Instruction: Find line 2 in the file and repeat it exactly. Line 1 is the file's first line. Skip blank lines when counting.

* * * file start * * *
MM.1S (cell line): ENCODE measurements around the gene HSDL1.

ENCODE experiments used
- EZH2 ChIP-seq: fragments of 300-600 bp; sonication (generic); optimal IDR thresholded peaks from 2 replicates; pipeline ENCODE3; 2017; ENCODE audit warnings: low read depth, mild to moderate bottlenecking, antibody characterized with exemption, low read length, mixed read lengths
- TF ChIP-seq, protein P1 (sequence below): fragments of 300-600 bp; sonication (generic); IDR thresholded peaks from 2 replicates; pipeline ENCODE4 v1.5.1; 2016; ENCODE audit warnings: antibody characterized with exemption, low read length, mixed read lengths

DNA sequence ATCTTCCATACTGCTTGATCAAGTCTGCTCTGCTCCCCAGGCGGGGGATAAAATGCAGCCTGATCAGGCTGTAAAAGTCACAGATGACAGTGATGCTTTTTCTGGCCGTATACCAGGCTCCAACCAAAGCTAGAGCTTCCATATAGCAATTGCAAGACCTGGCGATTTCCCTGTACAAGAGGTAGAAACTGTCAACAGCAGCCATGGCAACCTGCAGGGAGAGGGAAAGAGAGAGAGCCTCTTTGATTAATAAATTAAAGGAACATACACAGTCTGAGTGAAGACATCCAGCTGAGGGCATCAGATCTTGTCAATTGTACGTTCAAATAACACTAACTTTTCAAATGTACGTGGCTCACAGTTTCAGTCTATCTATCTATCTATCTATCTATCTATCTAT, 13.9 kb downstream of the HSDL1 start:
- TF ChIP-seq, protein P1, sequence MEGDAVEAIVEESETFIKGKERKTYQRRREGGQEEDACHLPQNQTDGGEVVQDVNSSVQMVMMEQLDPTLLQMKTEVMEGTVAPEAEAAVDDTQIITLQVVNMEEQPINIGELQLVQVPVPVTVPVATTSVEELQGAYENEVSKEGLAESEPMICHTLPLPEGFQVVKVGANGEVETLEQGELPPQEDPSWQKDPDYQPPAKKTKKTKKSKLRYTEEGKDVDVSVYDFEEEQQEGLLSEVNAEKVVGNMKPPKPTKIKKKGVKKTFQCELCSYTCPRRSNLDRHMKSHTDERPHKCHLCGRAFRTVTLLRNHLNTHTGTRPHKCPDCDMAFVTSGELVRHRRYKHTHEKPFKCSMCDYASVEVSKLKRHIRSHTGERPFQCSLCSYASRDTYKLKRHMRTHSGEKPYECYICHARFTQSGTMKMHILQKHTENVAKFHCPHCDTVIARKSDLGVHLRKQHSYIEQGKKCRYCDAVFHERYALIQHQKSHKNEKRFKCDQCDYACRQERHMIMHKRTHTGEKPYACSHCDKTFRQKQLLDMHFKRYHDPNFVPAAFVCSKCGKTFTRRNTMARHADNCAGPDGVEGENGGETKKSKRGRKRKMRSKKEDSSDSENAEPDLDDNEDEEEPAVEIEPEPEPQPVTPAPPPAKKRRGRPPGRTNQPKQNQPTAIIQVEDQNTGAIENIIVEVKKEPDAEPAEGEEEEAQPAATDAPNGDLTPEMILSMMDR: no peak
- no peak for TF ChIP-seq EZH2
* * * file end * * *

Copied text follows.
ENCODE experiments used